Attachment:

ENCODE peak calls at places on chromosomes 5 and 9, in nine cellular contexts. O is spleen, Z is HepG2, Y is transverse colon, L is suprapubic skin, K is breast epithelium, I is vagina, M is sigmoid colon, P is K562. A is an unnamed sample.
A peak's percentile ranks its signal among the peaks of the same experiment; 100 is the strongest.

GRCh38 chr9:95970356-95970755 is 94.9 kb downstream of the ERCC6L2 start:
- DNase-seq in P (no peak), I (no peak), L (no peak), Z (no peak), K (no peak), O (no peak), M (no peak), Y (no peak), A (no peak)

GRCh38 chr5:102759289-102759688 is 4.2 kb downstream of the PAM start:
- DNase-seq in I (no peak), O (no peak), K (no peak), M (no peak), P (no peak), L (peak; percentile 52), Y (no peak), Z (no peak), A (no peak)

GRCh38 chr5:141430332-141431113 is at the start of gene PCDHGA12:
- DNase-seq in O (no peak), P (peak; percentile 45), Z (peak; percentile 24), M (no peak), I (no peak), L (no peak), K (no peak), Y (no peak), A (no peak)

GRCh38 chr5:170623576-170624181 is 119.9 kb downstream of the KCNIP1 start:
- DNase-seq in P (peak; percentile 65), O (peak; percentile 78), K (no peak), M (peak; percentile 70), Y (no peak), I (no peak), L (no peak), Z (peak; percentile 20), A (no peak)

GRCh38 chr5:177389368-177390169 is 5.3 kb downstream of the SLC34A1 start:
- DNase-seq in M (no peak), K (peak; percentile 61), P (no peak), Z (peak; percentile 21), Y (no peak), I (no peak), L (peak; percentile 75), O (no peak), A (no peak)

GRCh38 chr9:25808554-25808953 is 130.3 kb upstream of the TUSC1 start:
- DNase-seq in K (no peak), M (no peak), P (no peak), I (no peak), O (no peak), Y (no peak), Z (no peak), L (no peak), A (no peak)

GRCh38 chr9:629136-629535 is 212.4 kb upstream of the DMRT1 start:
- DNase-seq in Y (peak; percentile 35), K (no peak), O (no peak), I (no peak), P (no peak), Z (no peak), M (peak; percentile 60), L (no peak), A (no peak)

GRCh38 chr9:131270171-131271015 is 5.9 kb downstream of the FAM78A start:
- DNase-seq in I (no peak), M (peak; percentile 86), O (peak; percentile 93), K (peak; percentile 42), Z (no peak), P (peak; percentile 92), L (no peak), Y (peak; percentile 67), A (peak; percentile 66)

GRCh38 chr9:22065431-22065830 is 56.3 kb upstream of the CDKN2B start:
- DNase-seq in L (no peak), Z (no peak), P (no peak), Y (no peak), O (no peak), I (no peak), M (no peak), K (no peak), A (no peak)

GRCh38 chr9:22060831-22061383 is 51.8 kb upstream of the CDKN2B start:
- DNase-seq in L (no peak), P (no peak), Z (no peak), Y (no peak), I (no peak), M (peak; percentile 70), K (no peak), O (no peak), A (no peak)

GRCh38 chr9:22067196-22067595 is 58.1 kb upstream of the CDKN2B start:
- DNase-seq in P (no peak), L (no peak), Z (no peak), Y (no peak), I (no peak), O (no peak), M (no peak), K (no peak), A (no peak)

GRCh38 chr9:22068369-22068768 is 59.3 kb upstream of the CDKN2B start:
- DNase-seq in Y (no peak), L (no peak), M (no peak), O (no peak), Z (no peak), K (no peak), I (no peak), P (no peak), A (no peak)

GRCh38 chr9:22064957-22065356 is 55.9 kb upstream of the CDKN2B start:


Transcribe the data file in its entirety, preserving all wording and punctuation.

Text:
ENCODE peak calls at places on chromosomes 5 and 9, in nine cellular contexts. O is spleen, Z is HepG2, Y is transverse colon, L is suprapubic skin, K is breast epithelium, I is vagina, M is sigmoid colon, P is K562. A is an unnamed sample.
A peak's percentile ranks its signal among the peaks of the same experiment; 100 is the strongest.

GRCh38 chr9:95970356-95970755 is 94.9 kb downstream of the ERCC6L2 start:
- DNase-seq in P (no peak), I (no peak), L (no peak), Z (no peak), K (no peak), O (no peak), M (no peak), Y (no peak), A (no peak)

GRCh38 chr5:102759289-102759688 is 4.2 kb downstream of the PAM start:
- DNase-seq in I (no peak), O (no peak), K (no peak), M (no peak), P (no peak), L (peak; percentile 52), Y (no peak), Z (no peak), A (no peak)

GRCh38 chr5:141430332-141431113 is at the start of gene PCDHGA12:
- DNase-seq in O (no peak), P (peak; percentile 45), Z (peak; percentile 24), M (no peak), I (no peak), L (no peak), K (no peak), Y (no peak), A (no peak)

GRCh38 chr5:170623576-170624181 is 119.9 kb downstream of the KCNIP1 start:
- DNase-seq in P (peak; percentile 65), O (peak; percentile 78), K (no peak), M (peak; percentile 70), Y (no peak), I (no peak), L (no peak), Z (peak; percentile 20), A (no peak)

GRCh38 chr5:177389368-177390169 is 5.3 kb downstream of the SLC34A1 start:
- DNase-seq in M (no peak), K (peak; percentile 61), P (no peak), Z (peak; percentile 21), Y (no peak), I (no peak), L (peak; percentile 75), O (no peak), A (no peak)

GRCh38 chr9:25808554-25808953 is 130.3 kb upstream of the TUSC1 start:
- DNase-seq in K (no peak), M (no peak), P (no peak), I (no peak), O (no peak), Y (no peak), Z (no peak), L (no peak), A (no peak)

GRCh38 chr9:629136-629535 is 212.4 kb upstream of the DMRT1 start:
- DNase-seq in Y (peak; percentile 35), K (no peak), O (no peak), I (no peak), P (no peak), Z (no peak), M (peak; percentile 60), L (no peak), A (no peak)

GRCh38 chr9:131270171-131271015 is 5.9 kb downstream of the FAM78A start:
- DNase-seq in I (no peak), M (peak; percentile 86), O (peak; percentile 93), K (peak; percentile 42), Z (no peak), P (peak; percentile 92), L (no peak), Y (peak; percentile 67), A (peak; percentile 66)

GRCh38 chr9:22065431-22065830 is 56.3 kb upstream of the CDKN2B start:
- DNase-seq in L (no peak), Z (no peak), P (no peak), Y (no peak), O (no peak), I (no peak), M (no peak), K (no peak), A (no peak)

GRCh38 chr9:22060831-22061383 is 51.8 kb upstream of the CDKN2B start:
- DNase-seq in L (no peak), P (no peak), Z (no peak), Y (no peak), I (no peak), M (peak; percentile 70), K (no peak), O (no peak), A (no peak)

GRCh38 chr9:22067196-22067595 is 58.1 kb upstream of the CDKN2B start:
- DNase-seq in P (no peak), L (no peak), Z (no peak), Y (no peak), I (no peak), O (no peak), M (no peak), K (no peak), A (no peak)

GRCh38 chr9:22068369-22068768 is 59.3 kb upstream of the CDKN2B start:
- DNase-seq in Y (no peak), L (no peak), M (no peak), O (no peak), Z (no peak), K (no peak), I (no peak), P (no peak), A (no peak)

GRCh38 chr9:22064957-22065356 is 55.9 kb upstream of the CDKN2B start: